Handbook on the Geographies of Regions and Territories
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Handbook on the Geographies of Regions and Territories

Edited by Anssi Paasi, John Harrison and Martin Jones

This new international Handbook provides the reader with the most up-to-date and original viewpoints on critical debates relating to the rapidly transforming geographies of regions and territories, as well as related key concepts such as place, scale, networks and regionalism. Bringing together renowned specialists who have extensively theorized these spatial concepts and contributed to rich empirical research in disciplines such as geography, sociology, political science and IR studies, this interdisciplinary collection offers fresh, cutting-edge, and contextual insights on the significance of regions and territories in today’s dynamic world.
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Chapter 35: Australasian regionalism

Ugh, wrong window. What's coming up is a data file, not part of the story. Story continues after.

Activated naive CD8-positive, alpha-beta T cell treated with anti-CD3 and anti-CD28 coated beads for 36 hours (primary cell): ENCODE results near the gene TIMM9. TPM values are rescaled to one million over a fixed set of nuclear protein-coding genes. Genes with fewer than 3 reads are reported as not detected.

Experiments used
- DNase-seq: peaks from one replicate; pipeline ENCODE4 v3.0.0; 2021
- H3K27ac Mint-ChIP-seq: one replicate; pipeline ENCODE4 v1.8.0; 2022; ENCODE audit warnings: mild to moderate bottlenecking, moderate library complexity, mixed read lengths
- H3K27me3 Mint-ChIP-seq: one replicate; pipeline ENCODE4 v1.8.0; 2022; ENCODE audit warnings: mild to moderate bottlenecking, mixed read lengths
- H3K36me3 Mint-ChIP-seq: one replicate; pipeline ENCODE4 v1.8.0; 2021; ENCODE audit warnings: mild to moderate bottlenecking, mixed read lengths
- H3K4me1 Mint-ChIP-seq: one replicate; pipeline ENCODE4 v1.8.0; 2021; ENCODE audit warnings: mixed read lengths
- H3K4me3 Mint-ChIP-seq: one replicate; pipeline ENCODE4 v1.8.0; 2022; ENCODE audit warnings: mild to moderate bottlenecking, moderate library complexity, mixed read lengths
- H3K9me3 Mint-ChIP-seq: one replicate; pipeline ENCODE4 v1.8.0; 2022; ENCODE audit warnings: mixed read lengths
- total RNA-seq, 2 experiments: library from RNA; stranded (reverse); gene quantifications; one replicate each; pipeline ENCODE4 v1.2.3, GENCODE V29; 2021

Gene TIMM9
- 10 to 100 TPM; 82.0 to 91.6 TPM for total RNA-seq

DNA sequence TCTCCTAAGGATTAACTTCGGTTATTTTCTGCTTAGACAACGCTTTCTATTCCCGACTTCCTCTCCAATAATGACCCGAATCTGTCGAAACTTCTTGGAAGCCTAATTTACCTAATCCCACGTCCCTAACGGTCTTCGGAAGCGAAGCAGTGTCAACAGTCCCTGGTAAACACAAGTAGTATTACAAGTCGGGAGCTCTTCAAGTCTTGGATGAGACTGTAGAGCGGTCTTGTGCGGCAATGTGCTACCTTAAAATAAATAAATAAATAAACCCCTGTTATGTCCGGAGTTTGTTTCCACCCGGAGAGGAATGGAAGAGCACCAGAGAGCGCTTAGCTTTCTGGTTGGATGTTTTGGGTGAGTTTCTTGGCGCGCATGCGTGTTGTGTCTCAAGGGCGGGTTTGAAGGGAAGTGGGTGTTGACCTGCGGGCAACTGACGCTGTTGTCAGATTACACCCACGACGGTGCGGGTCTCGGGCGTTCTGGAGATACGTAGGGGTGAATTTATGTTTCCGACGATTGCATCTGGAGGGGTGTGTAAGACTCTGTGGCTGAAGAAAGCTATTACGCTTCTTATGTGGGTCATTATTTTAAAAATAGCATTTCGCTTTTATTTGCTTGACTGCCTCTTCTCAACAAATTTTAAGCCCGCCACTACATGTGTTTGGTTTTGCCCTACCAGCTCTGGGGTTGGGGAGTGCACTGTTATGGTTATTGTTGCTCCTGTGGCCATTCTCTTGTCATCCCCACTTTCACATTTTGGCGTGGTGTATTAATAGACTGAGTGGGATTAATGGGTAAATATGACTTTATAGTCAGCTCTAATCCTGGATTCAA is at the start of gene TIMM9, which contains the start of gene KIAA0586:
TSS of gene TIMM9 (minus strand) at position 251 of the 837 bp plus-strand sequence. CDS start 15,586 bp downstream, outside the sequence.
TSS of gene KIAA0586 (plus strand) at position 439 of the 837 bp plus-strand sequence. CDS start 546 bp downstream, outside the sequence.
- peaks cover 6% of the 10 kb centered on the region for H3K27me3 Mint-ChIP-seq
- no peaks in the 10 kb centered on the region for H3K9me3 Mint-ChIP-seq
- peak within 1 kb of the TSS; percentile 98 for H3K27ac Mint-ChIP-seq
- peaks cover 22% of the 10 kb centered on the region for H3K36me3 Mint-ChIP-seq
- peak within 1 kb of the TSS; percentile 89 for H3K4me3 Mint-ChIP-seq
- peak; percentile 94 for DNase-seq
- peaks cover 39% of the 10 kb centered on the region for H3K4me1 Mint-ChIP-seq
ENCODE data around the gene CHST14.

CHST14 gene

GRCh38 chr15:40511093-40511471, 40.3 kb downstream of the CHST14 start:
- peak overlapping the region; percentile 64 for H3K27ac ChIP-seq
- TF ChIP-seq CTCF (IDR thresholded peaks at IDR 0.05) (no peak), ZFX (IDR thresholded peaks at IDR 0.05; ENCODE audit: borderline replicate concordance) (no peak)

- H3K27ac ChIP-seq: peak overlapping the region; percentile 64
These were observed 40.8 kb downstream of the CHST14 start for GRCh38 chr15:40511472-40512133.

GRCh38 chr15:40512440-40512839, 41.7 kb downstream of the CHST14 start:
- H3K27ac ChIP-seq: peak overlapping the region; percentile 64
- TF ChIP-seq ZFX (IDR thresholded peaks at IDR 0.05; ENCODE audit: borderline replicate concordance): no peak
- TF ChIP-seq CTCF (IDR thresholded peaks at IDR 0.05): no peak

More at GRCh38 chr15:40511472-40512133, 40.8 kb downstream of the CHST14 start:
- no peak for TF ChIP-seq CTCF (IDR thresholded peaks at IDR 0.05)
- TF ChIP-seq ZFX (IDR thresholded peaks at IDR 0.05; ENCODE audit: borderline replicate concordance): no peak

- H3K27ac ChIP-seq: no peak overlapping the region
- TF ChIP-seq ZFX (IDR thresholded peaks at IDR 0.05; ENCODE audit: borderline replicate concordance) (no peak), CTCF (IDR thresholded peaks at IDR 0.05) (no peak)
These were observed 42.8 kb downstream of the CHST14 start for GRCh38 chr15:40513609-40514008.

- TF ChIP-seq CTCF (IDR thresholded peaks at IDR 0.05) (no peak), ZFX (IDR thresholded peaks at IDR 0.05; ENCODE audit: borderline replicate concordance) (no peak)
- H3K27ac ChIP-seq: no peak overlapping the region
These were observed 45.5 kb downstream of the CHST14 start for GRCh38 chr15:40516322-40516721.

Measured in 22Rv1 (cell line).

Andrew Beer


This chapter examines regionalism in Australia and New Zealand and argues there are both profound similarities and differences between the two in their approach to regions, and the communities that live within them. In both nations neoliberal policies over the past three decades have eroded government support for regional policies, with decision makers favouring national economic growth over a concern for the spatial distribution of economic opportunities. In Australia this policy framework has been enacted within a federal system of government, while New Zealand has a unitary system of government. In both instances, regional policies have emerged episodically and have not found systematic translation to programmes and actions. The chapter goes on to demonstrate that in Australia over the past 20 years governments have given greater political priority to questions of regional well-being, and this renewed focus has emerged as a response to voter dis-satisfaction outside the capitals. It argues that this new political landscape has generated new opportunities for regions to gain access to resources and make representations to central governments for resources.

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